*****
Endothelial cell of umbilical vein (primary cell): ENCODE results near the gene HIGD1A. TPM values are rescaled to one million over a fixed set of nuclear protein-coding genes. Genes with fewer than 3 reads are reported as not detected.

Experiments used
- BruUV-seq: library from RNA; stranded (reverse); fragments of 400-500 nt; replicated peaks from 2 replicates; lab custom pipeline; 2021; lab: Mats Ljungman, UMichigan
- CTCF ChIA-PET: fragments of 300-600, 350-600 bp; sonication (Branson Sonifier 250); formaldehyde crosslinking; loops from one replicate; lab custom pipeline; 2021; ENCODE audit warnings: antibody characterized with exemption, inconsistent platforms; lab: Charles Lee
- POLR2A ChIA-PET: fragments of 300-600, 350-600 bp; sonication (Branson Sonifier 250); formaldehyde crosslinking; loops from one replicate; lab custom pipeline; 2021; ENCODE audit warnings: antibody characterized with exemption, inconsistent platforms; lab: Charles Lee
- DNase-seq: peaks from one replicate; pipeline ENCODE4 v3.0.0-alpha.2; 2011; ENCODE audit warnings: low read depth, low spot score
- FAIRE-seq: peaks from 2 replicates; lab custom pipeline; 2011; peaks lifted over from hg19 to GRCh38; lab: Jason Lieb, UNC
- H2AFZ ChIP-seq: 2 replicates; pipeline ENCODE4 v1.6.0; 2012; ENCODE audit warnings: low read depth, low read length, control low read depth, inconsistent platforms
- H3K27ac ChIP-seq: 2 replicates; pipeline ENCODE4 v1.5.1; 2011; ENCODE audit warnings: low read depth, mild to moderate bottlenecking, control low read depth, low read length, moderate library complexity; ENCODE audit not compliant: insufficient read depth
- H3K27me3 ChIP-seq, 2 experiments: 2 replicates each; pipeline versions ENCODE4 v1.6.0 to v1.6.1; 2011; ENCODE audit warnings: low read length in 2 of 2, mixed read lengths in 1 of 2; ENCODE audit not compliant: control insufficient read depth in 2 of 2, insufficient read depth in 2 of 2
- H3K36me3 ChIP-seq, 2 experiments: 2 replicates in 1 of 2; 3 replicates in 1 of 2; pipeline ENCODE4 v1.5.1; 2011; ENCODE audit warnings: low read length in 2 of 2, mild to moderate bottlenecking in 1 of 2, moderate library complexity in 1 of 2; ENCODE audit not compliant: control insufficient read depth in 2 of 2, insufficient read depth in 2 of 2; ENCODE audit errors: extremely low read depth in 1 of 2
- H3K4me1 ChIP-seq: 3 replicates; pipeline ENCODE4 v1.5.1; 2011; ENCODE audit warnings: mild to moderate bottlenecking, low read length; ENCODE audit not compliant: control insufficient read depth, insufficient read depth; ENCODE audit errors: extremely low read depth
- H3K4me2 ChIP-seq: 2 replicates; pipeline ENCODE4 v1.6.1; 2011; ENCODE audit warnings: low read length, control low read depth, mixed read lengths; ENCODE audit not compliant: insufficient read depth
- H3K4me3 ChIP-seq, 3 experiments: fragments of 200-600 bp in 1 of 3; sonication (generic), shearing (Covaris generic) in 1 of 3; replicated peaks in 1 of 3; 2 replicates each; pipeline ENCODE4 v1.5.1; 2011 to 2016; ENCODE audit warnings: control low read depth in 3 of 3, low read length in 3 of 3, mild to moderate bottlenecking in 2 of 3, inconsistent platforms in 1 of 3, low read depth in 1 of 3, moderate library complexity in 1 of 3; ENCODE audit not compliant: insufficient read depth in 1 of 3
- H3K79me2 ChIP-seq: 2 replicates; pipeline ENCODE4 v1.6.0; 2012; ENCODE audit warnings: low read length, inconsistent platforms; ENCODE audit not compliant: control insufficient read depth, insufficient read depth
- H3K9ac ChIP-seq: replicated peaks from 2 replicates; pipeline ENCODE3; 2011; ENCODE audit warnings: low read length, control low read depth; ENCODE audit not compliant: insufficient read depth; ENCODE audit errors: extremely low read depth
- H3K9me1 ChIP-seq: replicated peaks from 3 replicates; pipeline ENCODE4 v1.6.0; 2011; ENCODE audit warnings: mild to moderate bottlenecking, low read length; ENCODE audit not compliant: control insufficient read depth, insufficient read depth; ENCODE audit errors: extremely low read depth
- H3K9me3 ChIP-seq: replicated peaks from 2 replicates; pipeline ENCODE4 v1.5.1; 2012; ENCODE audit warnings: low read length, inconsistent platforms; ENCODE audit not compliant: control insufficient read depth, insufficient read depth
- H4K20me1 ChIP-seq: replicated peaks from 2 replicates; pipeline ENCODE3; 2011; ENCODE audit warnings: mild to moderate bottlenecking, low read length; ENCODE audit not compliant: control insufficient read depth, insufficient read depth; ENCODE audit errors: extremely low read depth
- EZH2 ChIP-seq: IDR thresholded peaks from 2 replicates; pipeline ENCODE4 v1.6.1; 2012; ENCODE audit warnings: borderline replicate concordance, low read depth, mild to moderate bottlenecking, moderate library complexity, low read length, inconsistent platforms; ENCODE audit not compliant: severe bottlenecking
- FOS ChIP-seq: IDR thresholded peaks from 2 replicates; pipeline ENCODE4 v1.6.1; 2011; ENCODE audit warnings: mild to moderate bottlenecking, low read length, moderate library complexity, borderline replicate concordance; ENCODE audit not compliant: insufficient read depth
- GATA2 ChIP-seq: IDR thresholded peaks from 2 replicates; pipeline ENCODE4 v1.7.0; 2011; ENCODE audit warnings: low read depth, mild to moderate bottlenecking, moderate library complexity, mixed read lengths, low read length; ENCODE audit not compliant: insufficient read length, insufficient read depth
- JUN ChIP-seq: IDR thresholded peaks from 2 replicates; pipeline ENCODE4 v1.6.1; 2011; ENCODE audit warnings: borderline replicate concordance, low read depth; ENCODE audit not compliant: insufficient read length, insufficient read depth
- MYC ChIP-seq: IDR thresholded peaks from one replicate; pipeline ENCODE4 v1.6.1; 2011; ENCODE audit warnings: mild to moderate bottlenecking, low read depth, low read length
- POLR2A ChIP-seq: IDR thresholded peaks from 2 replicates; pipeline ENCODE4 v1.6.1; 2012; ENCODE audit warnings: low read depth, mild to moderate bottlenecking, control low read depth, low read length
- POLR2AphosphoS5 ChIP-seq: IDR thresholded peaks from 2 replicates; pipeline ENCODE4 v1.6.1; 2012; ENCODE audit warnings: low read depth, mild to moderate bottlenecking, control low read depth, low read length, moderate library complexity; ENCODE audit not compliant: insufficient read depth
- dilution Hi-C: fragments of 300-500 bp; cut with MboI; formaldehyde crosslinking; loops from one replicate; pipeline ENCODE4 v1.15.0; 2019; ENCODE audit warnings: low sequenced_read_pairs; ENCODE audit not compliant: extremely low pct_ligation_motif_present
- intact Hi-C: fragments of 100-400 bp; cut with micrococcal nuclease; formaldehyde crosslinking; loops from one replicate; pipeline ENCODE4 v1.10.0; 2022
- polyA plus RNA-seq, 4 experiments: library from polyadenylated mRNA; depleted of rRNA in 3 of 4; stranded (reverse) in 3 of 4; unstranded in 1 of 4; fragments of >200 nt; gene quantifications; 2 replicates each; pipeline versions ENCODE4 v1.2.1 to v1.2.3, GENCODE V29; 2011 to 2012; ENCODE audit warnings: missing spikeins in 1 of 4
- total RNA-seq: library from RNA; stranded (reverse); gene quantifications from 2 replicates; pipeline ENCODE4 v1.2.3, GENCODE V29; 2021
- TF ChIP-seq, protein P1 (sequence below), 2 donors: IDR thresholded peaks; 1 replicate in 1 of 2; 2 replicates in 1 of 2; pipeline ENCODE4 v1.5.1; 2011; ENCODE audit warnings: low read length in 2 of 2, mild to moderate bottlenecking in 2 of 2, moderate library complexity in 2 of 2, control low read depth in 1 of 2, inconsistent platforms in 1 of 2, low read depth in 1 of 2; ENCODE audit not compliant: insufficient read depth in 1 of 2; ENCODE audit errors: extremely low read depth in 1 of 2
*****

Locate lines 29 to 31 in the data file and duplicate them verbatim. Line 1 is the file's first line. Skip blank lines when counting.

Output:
- polyA plus RNA-seq, 4 experiments: library from polyadenylated mRNA; depleted of rRNA in 3 of 4; stranded (reverse) in 3 of 4; unstranded in 1 of 4; fragments of >200 nt; gene quantifications; 2 replicates each; pipeline versions ENCODE4 v1.2.1 to v1.2.3, GENCODE V29; 2011 to 2012; ENCODE audit warnings: missing spikeins in 1 of 4
- total RNA-seq: library from RNA; stranded (reverse); gene quantifications from 2 replicates; pipeline ENCODE4 v1.2.3, GENCODE V29; 2021
- TF ChIP-seq, protein P1 (sequence below), 2 donors: IDR thresholded peaks; 1 replicate in 1 of 2; 2 replicates in 1 of 2; pipeline ENCODE4 v1.5.1; 2011; ENCODE audit warnings: low read length in 2 of 2, mild to moderate bottlenecking in 2 of 2, moderate library complexity in 2 of 2, control low read depth in 1 of 2, inconsistent platforms in 1 of 2, low read depth in 1 of 2; ENCODE audit not compliant: insufficient read depth in 1 of 2; ENCODE audit errors: extremely low read depth in 1 of 2